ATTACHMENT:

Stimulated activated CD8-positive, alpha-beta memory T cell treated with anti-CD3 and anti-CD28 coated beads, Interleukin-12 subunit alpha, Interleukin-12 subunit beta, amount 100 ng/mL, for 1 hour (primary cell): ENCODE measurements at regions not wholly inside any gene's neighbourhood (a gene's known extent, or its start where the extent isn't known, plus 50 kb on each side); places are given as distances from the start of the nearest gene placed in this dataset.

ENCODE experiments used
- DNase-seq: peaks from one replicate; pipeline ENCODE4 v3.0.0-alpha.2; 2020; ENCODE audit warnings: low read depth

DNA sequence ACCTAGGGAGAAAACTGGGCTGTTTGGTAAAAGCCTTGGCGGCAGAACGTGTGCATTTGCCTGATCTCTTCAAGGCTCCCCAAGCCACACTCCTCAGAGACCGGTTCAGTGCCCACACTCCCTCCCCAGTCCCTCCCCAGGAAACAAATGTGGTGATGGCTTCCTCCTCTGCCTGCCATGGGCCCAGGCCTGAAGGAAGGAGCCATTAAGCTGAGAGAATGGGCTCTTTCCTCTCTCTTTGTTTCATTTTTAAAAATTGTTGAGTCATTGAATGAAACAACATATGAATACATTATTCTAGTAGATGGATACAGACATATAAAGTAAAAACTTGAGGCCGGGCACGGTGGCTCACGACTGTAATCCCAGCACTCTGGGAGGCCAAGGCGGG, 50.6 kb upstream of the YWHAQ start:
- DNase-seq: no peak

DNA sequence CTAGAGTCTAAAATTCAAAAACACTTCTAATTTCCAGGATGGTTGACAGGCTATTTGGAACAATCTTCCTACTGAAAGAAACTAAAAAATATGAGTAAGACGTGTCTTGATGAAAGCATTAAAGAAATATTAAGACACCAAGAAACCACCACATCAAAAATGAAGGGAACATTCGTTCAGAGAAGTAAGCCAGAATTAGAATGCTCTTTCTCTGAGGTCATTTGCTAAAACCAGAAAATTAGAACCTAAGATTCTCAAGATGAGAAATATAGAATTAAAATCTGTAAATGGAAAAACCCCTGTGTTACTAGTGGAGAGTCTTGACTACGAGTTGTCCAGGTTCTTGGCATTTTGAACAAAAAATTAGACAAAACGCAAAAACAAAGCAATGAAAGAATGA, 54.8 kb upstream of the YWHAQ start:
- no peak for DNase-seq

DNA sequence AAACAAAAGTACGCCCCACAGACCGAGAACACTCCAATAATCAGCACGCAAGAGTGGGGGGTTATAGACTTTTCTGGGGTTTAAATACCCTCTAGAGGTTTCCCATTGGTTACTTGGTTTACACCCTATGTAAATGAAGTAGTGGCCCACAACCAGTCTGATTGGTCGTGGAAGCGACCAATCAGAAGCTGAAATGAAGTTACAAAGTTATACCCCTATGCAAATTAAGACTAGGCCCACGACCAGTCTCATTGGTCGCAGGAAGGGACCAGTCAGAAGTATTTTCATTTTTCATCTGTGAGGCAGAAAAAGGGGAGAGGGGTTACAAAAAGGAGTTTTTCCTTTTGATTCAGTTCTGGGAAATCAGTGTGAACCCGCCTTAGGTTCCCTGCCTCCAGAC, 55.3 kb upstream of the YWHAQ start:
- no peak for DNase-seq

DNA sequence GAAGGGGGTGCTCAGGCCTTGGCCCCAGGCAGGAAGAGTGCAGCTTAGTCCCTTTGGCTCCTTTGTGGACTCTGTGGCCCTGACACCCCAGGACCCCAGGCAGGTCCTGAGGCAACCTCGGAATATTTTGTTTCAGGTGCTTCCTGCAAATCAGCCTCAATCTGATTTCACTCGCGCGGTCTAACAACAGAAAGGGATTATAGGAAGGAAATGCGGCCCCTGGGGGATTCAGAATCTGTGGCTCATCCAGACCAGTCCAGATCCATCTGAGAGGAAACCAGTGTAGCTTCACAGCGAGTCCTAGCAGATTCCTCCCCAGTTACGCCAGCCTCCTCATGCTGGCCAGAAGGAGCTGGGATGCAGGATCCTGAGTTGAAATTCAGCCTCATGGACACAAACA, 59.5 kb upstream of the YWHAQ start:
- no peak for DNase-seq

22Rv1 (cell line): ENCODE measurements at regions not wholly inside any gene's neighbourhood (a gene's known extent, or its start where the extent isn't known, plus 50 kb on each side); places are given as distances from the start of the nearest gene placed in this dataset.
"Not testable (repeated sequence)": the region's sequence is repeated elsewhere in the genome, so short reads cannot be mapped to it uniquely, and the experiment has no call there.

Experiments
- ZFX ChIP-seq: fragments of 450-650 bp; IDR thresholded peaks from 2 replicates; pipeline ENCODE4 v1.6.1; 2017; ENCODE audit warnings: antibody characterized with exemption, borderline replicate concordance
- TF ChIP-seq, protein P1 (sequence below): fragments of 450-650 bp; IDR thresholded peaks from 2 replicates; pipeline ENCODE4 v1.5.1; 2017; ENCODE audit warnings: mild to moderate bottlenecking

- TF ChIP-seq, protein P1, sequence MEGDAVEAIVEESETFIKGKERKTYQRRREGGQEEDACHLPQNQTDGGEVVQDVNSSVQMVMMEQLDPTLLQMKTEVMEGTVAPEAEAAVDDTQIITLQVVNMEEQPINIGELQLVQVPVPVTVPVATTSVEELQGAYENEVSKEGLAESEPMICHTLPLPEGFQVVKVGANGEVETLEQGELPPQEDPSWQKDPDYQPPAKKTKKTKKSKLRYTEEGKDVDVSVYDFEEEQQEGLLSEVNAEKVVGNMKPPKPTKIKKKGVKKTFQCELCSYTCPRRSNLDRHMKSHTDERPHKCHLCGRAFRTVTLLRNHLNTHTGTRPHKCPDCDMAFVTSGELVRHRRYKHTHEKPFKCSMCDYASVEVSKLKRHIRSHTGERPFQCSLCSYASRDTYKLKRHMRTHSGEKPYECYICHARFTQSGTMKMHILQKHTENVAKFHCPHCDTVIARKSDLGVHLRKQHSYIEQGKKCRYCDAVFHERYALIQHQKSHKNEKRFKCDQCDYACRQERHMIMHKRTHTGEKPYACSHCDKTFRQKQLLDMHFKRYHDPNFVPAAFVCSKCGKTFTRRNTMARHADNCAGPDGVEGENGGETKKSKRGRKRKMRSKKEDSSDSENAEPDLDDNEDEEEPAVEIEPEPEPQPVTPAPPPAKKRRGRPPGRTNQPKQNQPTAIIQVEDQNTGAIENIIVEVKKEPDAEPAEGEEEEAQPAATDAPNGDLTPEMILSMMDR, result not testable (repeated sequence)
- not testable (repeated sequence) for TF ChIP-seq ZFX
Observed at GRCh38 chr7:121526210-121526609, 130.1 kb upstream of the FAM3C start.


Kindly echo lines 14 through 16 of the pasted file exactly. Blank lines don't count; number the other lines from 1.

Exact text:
Experiments
- ZFX ChIP-seq: fragments of 450-650 bp; IDR thresholded peaks from 2 replicates; pipeline ENCODE4 v1.6.1; 2017; ENCODE audit warnings: antibody characterized with exemption, borderline replicate concordance
- TF ChIP-seq, protein P1 (sequence below): fragments of 450-650 bp; IDR thresholded peaks from 2 replicates; pipeline ENCODE4 v1.5.1; 2017; ENCODE audit warnings: mild to moderate bottlenecking